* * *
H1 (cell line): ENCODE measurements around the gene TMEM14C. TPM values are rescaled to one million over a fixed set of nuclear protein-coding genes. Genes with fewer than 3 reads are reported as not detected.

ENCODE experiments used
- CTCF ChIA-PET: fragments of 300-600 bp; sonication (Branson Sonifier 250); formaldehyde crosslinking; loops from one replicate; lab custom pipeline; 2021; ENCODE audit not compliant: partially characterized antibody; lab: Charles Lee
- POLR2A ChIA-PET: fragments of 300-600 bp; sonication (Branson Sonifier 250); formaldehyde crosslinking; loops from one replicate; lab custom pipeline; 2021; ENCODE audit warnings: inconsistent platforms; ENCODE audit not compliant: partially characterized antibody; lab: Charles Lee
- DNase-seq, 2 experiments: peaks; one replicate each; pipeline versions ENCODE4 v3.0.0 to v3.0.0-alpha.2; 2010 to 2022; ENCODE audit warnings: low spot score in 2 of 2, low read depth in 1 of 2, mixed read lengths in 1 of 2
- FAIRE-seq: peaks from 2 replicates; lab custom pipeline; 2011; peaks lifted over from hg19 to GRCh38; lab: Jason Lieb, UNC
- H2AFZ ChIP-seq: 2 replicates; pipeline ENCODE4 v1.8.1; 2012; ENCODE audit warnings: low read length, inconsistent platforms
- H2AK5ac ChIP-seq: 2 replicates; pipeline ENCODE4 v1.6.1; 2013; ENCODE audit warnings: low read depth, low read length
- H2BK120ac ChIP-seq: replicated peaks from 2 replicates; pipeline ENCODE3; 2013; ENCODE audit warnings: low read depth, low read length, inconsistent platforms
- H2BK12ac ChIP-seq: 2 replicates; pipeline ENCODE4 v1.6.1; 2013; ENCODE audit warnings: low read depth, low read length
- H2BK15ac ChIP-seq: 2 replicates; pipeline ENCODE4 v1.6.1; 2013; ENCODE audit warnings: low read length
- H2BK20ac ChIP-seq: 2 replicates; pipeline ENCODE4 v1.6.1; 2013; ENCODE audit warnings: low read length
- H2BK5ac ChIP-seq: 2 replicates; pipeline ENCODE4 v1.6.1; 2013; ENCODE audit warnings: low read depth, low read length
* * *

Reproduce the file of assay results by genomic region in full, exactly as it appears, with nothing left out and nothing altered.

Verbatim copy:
H1 (cell line): ENCODE measurements around the gene TMEM14C. TPM values are rescaled to one million over a fixed set of nuclear protein-coding genes. Genes with fewer than 3 reads are reported as not detected.

ENCODE experiments used
- CTCF ChIA-PET: fragments of 300-600 bp; sonication (Branson Sonifier 250); formaldehyde crosslinking; loops from one replicate; lab custom pipeline; 2021; ENCODE audit not compliant: partially characterized antibody; lab: Charles Lee
- POLR2A ChIA-PET: fragments of 300-600 bp; sonication (Branson Sonifier 250); formaldehyde crosslinking; loops from one replicate; lab custom pipeline; 2021; ENCODE audit warnings: inconsistent platforms; ENCODE audit not compliant: partially characterized antibody; lab: Charles Lee
- DNase-seq, 2 experiments: peaks; one replicate each; pipeline versions ENCODE4 v3.0.0 to v3.0.0-alpha.2; 2010 to 2022; ENCODE audit warnings: low spot score in 2 of 2, low read depth in 1 of 2, mixed read lengths in 1 of 2
- FAIRE-seq: peaks from 2 replicates; lab custom pipeline; 2011; peaks lifted over from hg19 to GRCh38; lab: Jason Lieb, UNC
- H2AFZ ChIP-seq: 2 replicates; pipeline ENCODE4 v1.8.1; 2012; ENCODE audit warnings: low read length, inconsistent platforms
- H2AK5ac ChIP-seq: 2 replicates; pipeline ENCODE4 v1.6.1; 2013; ENCODE audit warnings: low read depth, low read length
- H2BK120ac ChIP-seq: replicated peaks from 2 replicates; pipeline ENCODE3; 2013; ENCODE audit warnings: low read depth, low read length, inconsistent platforms
- H2BK12ac ChIP-seq: 2 replicates; pipeline ENCODE4 v1.6.1; 2013; ENCODE audit warnings: low read depth, low read length
- H2BK15ac ChIP-seq: 2 replicates; pipeline ENCODE4 v1.6.1; 2013; ENCODE audit warnings: low read length
- H2BK20ac ChIP-seq: 2 replicates; pipeline ENCODE4 v1.6.1; 2013; ENCODE audit warnings: low read length
- H2BK5ac ChIP-seq: 2 replicates; pipeline ENCODE4 v1.6.1; 2013; ENCODE audit warnings: low read depth, low read length